September 6, 2010


SA man’s mass wedding ‘saved money’

By Pumza Fihlani
BBC News, Durban

South African businessman Milton Mbele broke all the traditional rules of a polygamous wedding when he recently married four women on the same day.

The four brides dressed in flowing white gowns walked down the aisle together, before saying “We do” to the 44-year-old groom.

Mr Mbele says he didn’t marry them purely for the spectacle but also because it made financial sense.

“I don’t know how much four different weddings would have cost me but I know doing it all at once saved money,” he explains.

“For example I only needed one tent, I needed to hire one caterer and one photographer for the entire ceremony.”

If I feel like taking another wife this is something that will be in the open

Milton Mbele
“I began putting money aside for the event towards the end of 2007 and started collecting quotes for things like the tent and catering costs early last year.”

He says he loves all his wives – Thobile Vilakazi, Zanele Langa, Baqinisile Mdlolo and Smangele Cele – equally and also treats them that way.

Mr Mbele himself wears four rings on his finger – he says this is a sign of his commitment to all his wives.

The wives say they were shocked by the news that Mr Mbele wanted to marry them at once but add that they agreed because they love him.

Some two weeks after their much publicised two-day ceremony, Mr Mbele says he is overwhelmed by all the attention his wedding has attracted.

I met Mr Mbele and Smangele, at 23 the youngest Mrs Mbele, at a hotel in Durban – the pair were set to do a radio interview with a national radio station the next day.

‘Our culture’

In their hotel room the pair sat comfortably on the bed while taking questions about their big day.

Mr Mbele, a Zulu businessman and municipal manager, says polygamy is still very much part of Zulu tradition.

Milton Mbele has four wedding rings
“This is a proud part of our culture. It has been practised for generations before us.”

“My grandfather himself had three wives,” says Mr Mbele, quickly adding that he isn’t blindly following in his grandfather’s footsteps.

“I prefer polygamy to having many girlfriends which is what some married men do,” he says.

“If I love more than one woman, I would rather make it known to the other women in my life and make it official.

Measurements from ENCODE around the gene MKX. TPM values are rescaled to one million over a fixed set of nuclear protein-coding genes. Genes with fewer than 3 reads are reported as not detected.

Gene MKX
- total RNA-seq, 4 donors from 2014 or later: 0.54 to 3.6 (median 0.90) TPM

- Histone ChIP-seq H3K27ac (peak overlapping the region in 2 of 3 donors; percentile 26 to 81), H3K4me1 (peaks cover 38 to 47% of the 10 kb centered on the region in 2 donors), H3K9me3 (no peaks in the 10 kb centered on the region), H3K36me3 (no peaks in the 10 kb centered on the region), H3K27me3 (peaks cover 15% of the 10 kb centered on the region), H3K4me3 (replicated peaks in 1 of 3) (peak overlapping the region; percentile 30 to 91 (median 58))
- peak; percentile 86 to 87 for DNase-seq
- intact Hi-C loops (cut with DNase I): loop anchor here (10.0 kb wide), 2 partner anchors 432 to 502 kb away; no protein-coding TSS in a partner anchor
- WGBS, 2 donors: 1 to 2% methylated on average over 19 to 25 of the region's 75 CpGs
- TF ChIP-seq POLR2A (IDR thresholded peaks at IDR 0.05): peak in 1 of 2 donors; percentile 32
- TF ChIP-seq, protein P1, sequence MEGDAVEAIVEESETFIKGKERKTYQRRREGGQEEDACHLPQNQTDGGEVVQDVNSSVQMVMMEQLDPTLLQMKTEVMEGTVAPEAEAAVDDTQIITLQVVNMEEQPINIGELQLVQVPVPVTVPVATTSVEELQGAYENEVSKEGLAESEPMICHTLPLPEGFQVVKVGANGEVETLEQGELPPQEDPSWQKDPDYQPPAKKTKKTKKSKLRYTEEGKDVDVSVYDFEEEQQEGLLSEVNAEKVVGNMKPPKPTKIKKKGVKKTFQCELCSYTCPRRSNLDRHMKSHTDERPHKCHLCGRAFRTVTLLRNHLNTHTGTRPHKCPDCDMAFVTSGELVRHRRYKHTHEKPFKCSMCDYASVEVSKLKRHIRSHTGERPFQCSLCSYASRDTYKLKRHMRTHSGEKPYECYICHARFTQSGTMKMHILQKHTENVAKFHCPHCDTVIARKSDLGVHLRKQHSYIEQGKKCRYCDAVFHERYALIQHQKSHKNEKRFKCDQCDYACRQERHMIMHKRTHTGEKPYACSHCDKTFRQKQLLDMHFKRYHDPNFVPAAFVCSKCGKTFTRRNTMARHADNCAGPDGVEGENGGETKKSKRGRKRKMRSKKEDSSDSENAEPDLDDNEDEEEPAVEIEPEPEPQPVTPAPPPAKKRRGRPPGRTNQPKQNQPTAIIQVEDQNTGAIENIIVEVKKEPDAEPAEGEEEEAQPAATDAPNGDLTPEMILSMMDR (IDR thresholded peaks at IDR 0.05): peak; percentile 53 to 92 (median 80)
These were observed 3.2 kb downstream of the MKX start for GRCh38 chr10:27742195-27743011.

“If I feel like taking another wife this is something that will be in the open and my wives would know,” he says.

President Jacob Zuma, also a Zulu, has three wives.

But the practice has been met with criticism.

Inside polygamy

Some point out that it does not afford equal rights to men and women.

Women are not allowed to wed more than one husband, while a man can have as many wives as he wishes.

There are seven days in a week and I have four wives. I will take turns visiting them and use the remaining three days to rest

Milton Mbele
In a polygamous marriage only the first wife is legally recognised, which could pose some difficulties in dividing the husband’s estate when he dies.

South Africa has the highest number of HIV-positive people in the world – some five million.

Since having more than one sexual partner increases the chances of contracting the virus, it is understandable that Smangele’s family had reservations about her entering into a polygamous marriage.

“My family was not pleased at first but they came around eventually,” she says.

They are taking the necessary precautions, which include regular HIV tests.

“I had my last test a few months ago when I was pregnant. We are all disciplined about staying healthy,” she says.

The arrangements seem to have been carefully thought out down to the last detail, including how Mr Mbele will alternate between his four wives, who all live in different parts of northern KwaZulu-Natal province.

“There are seven days in a week and I have four wives. I will take turns visiting them and use the remaining three days to rest,” he says.

At this point Smangele, who has been quiet with her head bowed until now, looks up and smiles at her husband.

The second day of the wedding was a traditional Zulu wedding ceremony
When asked how she feels about Mr Mbele’s visitation plan she quickly responds.

“I believe it will work. I am used to living on my own and having him visit me on certain days so this won’t be anything new to us,” she says, reaching for her husband’s hand.

In fact, Mr Mbele has already been in relationships with his new wives for several years.

He has three children with “first wife” Thobile, two with “wife-number-two” Zanele, one child with Baqinisile, referred to as “wife-number-three” and two children with “youngest wife” Smangele.

He also has three children from a previous relationship.

Mr Mbele is the breadwinner in all his homes – none of his wives is employed. They say they are happy to be provided for by their husband.

He owns 100 cows and 250 goats and has a good job, so he is relatively wealthy, at least by traditional standards.